- The Washington Times - Monday, March 23, 2009

Twelve months ago, the National Marathon & Half Marathon was at a critical juncture.

Three years young, the District’s spring marathon was not exactly setting attendance records, a major concern for its organizer, the Greater Washington Sports Alliance.

How do you justify closing downtown roads and reworking traffic for hours on a Saturday morning, inconveniencing thousands of motorists so that some 1,388 athletes can enjoy their 26.2-mile hobby and some 2,631 athletes could go half that distance?

It becomes a tough sell to the city and to the police who man the streets. It becomes a tough sell to a city, albeit one now led by a mayor who loves to run but is bombarded with complaints year after year.

Bob Sweeney can take this off his list of concerns. The GWSA president was all smiles during the event Saturday — and that was not entirely attributed to his wife, two girls and little twin sons hanging with him.

Sweeney already was beaming weeks ago when the half marathon sold out at 5,000 and marathon sales were brisk. In fact, the marathon nearly sold out at 3,000 entries. Attendance was up 69 percent from last year despite the recession.

This event is on the verge of a breakout that would set it on course to rival Baltimore, Richmond, Philadelphia and other city races that draw quality fields. Once it does, the race will begin to have leverage in this city. Boston, New York and Chicago never would have grown to prominence without such leverage.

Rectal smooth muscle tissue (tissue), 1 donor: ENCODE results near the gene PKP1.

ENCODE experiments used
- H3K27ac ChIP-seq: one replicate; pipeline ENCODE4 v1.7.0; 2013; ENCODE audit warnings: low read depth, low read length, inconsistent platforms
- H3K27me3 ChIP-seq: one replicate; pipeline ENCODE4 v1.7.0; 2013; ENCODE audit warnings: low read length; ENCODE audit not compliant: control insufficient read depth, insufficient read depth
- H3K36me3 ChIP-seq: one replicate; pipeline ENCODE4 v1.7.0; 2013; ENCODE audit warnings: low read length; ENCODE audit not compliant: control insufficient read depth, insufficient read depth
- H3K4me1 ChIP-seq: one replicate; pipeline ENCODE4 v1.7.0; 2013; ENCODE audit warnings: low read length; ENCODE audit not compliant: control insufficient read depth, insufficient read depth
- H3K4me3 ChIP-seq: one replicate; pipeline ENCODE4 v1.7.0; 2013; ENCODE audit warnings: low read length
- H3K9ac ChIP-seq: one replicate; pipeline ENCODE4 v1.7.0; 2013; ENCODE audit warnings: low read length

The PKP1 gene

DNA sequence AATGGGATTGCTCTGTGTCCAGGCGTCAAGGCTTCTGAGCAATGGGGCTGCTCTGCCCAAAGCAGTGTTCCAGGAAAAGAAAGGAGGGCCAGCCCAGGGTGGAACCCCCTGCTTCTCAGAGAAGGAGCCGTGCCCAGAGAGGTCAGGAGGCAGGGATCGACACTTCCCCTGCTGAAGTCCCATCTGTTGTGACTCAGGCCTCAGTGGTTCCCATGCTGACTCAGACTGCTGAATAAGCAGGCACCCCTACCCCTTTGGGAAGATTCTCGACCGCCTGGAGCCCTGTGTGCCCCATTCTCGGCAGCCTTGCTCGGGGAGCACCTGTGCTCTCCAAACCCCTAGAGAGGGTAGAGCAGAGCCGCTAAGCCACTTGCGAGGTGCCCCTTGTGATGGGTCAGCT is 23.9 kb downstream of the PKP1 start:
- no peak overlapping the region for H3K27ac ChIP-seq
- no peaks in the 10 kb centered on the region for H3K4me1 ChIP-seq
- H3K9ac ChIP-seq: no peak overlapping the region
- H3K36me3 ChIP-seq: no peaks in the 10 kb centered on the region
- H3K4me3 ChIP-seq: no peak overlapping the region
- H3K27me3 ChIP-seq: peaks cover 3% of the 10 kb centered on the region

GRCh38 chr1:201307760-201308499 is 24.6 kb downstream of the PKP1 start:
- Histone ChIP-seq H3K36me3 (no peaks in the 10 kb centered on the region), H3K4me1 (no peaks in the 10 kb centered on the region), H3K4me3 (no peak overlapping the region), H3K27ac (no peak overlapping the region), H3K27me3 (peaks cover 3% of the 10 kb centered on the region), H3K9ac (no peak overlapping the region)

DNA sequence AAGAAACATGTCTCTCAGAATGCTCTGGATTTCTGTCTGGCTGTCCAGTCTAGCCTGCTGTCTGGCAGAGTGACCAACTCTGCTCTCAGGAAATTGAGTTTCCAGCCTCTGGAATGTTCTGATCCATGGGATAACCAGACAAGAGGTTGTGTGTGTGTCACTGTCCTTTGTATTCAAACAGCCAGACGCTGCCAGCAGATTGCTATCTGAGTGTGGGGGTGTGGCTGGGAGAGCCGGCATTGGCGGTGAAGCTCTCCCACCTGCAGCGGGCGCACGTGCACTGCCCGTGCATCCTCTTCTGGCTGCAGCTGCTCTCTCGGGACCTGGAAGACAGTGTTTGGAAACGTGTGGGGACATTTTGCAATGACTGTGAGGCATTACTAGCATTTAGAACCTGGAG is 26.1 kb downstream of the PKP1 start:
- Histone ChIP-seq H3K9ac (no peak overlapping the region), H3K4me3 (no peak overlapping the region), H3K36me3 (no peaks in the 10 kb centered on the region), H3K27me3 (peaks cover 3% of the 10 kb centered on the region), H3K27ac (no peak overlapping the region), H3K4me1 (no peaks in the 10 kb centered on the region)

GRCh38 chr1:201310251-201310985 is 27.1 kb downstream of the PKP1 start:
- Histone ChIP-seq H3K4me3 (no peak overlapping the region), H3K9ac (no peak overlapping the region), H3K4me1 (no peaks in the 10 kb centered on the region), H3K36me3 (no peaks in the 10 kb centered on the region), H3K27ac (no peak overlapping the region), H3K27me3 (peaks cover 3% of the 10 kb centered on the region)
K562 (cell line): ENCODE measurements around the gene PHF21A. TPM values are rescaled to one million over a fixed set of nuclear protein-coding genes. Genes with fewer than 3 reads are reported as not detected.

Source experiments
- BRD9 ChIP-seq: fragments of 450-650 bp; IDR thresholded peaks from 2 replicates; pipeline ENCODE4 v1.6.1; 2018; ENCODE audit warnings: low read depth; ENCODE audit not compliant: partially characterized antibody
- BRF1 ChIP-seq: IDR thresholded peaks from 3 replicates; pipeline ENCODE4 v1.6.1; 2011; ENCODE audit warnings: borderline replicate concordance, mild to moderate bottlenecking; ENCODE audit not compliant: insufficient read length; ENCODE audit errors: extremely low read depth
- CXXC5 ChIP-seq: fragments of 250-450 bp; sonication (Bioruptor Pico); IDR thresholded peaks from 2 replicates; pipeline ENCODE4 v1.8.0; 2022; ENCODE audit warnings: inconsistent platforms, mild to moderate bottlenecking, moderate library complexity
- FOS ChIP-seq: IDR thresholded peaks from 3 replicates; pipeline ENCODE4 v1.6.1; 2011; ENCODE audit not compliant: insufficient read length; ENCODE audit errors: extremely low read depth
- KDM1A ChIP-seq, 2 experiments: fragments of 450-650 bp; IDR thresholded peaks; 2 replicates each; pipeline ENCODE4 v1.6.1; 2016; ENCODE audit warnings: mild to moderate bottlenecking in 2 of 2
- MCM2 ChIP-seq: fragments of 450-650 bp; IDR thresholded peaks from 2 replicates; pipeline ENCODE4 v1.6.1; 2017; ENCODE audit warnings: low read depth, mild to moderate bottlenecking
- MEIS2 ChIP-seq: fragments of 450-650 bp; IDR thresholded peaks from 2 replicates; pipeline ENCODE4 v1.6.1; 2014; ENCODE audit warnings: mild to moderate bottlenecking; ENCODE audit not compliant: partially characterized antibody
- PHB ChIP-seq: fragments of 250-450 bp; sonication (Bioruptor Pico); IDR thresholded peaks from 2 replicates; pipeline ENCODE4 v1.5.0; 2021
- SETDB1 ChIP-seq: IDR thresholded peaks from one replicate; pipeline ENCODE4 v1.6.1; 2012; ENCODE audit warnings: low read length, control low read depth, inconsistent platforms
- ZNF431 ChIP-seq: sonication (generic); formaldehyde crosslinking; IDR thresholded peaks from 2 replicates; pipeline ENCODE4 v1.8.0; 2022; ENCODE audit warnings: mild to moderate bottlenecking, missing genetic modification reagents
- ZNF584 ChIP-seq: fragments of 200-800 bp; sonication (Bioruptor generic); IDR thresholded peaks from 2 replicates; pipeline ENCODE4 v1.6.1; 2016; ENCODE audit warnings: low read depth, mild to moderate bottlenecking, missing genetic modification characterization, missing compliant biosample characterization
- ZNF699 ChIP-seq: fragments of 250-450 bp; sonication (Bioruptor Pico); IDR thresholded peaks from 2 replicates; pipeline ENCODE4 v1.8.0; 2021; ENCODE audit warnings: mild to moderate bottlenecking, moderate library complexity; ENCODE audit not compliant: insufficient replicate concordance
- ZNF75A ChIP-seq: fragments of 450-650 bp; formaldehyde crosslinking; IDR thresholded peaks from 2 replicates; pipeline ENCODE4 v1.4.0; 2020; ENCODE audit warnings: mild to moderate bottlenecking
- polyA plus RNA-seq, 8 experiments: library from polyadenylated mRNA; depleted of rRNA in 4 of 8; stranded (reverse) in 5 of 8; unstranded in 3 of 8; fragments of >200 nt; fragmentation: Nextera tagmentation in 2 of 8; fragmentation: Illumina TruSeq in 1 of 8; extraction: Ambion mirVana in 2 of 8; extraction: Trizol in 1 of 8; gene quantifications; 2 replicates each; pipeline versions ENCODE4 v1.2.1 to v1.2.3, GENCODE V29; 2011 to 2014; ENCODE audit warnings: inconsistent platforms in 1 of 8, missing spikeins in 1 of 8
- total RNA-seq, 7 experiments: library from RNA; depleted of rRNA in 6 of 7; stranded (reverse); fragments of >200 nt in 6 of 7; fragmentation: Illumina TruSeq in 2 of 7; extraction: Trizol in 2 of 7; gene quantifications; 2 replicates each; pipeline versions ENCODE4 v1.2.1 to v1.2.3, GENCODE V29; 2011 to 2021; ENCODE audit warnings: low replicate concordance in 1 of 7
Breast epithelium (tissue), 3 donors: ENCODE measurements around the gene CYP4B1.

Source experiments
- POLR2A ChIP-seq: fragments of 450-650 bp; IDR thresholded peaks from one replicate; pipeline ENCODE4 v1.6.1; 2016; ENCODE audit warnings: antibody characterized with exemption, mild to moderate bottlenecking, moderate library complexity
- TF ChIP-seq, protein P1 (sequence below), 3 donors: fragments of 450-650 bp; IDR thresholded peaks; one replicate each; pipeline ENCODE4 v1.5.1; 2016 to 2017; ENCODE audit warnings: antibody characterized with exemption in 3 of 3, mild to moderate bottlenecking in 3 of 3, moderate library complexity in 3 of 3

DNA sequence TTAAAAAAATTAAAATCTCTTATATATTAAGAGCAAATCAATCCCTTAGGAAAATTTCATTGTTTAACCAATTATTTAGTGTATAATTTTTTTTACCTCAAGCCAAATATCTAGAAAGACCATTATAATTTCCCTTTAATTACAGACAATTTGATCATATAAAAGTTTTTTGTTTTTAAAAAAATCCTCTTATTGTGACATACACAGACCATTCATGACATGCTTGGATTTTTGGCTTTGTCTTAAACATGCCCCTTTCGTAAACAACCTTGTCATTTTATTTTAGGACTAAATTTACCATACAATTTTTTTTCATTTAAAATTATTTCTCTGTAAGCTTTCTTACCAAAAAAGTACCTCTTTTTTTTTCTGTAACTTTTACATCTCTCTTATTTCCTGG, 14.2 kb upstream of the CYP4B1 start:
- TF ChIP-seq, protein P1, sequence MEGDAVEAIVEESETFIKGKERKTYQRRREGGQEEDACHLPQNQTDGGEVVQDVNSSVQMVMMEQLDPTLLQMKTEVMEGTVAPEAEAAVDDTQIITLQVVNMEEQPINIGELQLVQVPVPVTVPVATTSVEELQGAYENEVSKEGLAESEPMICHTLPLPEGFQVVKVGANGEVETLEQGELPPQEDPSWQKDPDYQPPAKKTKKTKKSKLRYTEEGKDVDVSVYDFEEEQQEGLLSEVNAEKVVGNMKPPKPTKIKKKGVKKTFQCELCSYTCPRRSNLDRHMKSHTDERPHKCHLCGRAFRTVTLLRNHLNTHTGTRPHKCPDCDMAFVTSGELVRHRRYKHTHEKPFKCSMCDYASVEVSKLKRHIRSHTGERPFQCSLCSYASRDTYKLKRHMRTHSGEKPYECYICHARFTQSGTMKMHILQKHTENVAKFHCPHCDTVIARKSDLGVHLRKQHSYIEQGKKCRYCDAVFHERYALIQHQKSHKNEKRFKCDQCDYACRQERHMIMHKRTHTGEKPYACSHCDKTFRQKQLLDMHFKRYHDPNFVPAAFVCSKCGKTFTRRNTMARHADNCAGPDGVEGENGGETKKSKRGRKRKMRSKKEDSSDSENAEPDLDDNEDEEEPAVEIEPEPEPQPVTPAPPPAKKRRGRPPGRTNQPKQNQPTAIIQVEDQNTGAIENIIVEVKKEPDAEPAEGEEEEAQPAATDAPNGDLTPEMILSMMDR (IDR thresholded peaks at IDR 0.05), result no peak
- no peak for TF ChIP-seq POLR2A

Leverage gives the organizers the power to set some of the race’s important parameters — the race course and start time, for example.

The half marathon course is stellar, a wonderful mix of monuments and unique neighborhoods like Adams Morgan, Howard University and the H Street corridor. But this race still suffers from a lack of spectators, and the 7 a.m. start certainly does not help.

The marathon uses the half marathon course for the first half of its race, but the second half travels mostly through the National Mall area, along the river and through Anacostia Park — all with long, quiet, desolate sections.

To gain leverage in this city, the organizers will need more than just the running community trying to win the city council’s support; the GWSA needs communities along the course to be excited about the race. Cities with hugely successful marathons find runners and nonrunners alike embrace their events.

One day this may happen for this race. Remember that some 34 years ago the Marine Corps Marathon had a thousand or so entrants running on the bicycle path in Alexandria. The New York City Marathon began with four loops around Central Park. Every race has to start somewhere, and 8,000 runners in its fourth year is a great start.

Aging gracefully &#8212 One of the greatest moments in U.S. Olympic history was when Joan Benoit Samuelson strode into L.A. Coliseum en route to gold in the inaugural women’s Olympic marathon in 1984.

Friday at the USA Masters Indoor Track & Field Championships at Prince George’s Sportsplex, she was competing just as tenaciously in the 3,000 meters. At 51, however, she no longer has competition.

But she still has records to break, and she kept it exciting — stiff hip and all — by flirting with the women’s 50 to 54 age group U.S. record of 10:23.84 for nearly the entire 15-lap race. A surge on the last lap helped Samuelson slide under the mark in 10:22.69.

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